Everyone knows that the first paragraph of a story is the most important and often determines whether a reader will continue or set the story aside. Follow tips in this guest post from Matilda Butler to learn how to gain instant reader connection with a hot opening paragraph. Read the tips, then put them into practice by entering the “First Paragraph” Contest described below the tips.
Don’t dawdle about the contest. Entries are due by midnight PDT September 3. It’s only a few words, so you can do it! If you are already nodding your head, then here's the link to the contest rules http://bit.ly/URBTFh
Still Working on Your Opening and Want Suggestions?
In my previous life as president of a small high tech company, we regularly set our goals around the 4 P's of marketing (Product, Place, Price, Promotion). In my current life as writer and writing coach, I've spent an inordinate amount of energy focused on opening sentences and opening paragraphs. A few years ago, I even did a series called Opening Salvos and a second one called Memoir Moments with both delving into effective openings. This led me to develop 5 P's of openings (People, Place, Plot Problem, Persuasion, Prose).
What's the big deal? The opening paragraph is just a paragraph. Your book will have many paragraphs but it is the first one that will probably determine if a reader stays around long enough to see all those other paragraphs you've carefully constructed.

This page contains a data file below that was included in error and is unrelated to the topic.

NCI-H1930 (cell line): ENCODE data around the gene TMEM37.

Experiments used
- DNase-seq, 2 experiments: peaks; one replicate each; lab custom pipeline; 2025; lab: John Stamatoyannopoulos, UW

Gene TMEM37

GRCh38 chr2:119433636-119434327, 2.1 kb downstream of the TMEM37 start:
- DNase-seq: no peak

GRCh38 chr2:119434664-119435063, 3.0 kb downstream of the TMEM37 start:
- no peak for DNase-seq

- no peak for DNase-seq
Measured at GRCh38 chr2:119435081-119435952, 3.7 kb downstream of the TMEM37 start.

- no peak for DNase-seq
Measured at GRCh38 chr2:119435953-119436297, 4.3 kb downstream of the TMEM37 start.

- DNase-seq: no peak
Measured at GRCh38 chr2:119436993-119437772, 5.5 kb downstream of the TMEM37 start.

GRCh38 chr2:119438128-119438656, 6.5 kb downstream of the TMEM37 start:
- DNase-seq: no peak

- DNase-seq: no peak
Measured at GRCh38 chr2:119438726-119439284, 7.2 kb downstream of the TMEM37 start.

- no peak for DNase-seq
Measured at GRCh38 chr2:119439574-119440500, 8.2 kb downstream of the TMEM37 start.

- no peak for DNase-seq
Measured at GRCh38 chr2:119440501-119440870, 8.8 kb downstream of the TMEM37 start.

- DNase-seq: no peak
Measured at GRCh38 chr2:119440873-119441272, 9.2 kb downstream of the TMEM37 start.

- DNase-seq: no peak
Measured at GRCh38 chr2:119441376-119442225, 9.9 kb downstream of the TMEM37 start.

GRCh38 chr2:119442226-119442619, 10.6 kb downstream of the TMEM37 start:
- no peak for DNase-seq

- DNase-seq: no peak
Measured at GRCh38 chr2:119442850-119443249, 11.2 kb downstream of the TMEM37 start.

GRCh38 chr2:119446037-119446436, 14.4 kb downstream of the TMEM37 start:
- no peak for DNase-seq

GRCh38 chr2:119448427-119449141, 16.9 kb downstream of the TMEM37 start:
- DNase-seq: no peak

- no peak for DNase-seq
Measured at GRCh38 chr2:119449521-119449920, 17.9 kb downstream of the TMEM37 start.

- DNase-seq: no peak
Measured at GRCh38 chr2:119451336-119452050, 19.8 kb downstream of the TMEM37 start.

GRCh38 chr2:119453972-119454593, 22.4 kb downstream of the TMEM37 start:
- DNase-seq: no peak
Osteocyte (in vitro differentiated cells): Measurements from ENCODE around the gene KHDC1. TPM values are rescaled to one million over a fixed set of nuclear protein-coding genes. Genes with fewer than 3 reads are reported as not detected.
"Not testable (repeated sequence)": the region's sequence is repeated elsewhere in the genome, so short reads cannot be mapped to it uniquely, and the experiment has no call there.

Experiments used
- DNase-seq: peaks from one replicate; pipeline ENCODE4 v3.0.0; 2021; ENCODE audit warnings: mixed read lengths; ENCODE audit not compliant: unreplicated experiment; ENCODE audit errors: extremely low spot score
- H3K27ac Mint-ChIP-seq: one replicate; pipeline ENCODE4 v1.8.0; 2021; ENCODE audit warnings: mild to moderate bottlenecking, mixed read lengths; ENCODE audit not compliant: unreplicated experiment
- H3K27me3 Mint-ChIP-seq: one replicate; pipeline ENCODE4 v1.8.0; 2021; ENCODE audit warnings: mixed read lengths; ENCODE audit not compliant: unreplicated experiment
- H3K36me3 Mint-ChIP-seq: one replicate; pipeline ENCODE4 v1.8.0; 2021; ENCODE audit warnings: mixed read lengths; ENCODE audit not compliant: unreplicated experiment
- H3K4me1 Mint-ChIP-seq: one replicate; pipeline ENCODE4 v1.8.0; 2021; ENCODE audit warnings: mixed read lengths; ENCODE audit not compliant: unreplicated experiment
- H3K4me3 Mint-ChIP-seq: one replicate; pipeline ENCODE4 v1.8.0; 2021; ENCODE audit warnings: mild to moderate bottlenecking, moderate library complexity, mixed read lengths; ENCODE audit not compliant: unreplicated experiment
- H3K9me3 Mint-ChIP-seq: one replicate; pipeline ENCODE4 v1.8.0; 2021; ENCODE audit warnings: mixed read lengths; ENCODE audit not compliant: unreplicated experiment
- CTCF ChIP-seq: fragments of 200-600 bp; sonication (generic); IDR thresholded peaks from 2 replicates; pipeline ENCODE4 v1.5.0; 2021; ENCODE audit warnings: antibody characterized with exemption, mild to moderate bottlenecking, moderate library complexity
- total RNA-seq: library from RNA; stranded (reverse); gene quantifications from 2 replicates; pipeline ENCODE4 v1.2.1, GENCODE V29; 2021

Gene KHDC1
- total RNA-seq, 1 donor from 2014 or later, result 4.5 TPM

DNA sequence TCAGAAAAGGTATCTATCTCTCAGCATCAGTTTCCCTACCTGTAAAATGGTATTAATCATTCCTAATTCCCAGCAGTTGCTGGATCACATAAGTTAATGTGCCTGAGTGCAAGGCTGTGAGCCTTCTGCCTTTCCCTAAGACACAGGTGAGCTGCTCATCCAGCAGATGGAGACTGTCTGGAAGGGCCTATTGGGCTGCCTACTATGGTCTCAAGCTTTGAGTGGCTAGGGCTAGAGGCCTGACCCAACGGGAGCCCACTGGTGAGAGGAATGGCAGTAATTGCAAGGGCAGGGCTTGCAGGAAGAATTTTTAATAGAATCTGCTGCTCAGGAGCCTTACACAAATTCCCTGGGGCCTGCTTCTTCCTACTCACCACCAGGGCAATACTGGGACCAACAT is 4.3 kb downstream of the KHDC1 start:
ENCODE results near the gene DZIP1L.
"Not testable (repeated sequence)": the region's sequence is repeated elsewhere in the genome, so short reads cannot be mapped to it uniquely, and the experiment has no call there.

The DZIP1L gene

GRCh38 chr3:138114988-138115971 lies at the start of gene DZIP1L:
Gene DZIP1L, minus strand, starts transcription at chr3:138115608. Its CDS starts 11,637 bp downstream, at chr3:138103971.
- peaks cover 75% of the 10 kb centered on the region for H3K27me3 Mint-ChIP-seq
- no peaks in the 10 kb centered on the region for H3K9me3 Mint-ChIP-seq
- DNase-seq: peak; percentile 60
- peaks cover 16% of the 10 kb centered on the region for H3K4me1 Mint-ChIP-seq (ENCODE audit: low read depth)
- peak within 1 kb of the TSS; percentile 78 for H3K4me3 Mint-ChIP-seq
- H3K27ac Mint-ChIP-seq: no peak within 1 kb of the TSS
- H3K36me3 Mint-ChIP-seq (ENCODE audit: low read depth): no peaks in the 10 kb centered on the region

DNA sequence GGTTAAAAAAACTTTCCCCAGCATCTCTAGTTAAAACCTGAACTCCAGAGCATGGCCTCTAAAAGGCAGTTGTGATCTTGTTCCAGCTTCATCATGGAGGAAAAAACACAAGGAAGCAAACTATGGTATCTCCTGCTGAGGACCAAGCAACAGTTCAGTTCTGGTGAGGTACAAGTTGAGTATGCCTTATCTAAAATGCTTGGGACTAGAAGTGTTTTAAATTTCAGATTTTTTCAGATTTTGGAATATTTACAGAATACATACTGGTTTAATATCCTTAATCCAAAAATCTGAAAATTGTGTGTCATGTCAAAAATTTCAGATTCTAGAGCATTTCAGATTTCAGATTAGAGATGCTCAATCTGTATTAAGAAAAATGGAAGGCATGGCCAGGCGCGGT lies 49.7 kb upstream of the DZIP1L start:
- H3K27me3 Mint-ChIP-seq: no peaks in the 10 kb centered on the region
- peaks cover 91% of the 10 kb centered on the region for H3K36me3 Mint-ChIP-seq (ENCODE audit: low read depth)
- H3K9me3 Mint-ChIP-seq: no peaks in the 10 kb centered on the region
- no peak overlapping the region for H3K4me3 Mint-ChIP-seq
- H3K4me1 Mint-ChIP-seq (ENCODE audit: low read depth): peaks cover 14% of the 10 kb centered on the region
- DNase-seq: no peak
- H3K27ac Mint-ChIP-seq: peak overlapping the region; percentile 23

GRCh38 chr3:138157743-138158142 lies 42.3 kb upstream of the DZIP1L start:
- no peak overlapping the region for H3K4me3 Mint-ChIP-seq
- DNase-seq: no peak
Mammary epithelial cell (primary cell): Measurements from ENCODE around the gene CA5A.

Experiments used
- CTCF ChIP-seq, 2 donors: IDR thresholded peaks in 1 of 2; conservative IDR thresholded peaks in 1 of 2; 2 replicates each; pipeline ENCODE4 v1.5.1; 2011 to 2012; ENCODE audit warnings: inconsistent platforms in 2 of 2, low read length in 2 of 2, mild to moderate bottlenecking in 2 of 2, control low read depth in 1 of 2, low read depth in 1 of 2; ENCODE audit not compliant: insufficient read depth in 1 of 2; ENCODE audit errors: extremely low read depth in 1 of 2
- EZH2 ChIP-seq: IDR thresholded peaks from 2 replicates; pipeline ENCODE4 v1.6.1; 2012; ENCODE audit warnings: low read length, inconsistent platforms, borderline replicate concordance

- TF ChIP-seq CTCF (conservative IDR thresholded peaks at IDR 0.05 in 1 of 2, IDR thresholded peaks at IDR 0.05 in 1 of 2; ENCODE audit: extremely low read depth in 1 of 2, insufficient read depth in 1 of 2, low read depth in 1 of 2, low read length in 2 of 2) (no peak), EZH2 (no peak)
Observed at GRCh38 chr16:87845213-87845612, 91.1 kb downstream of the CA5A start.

Let me share five P's that will move you toward a powerful opening:
#1. People: There are two groups of people to consider for your first paragraph --audience and characters in your story. Picture your audience, a reader or even a room full of readers. Who are they? Why would they be interested in your story? What needs do they have that your book meets? How can you engage them emotionally in your story?
Once you have thought through your audience, see if one or two characters in your story can be introduced in the opening paragraph in a way to engage that audience you've just spent time understanding. How will you introduce your character? With dialogue? With descriptive detail? Does your reader begin to ask himself or herself questions about your character, to interact with your story? If so, then you have a strong first paragraph and you've hooked your reader.
Remember, the first paragraph is when you begin the relationship between you, your story, and your audience.
#2. Place: People don't float around. They are anchored by place and time. Readers are willing to be lost in a fog, but not for long. They want to know the context around your story and two important elements are place and time. There are many ways to work place and its correlate time into your paragraph without blatantly stating them. You might mention:
"...glistening snow on the Grand Tetons..."
"The usually benign trade winds were bringing the Big Island trouble this time..."
"Three new airports had been built in Singapore since my previous visit in 1966. But it wasn't aviation concerns that brought me back."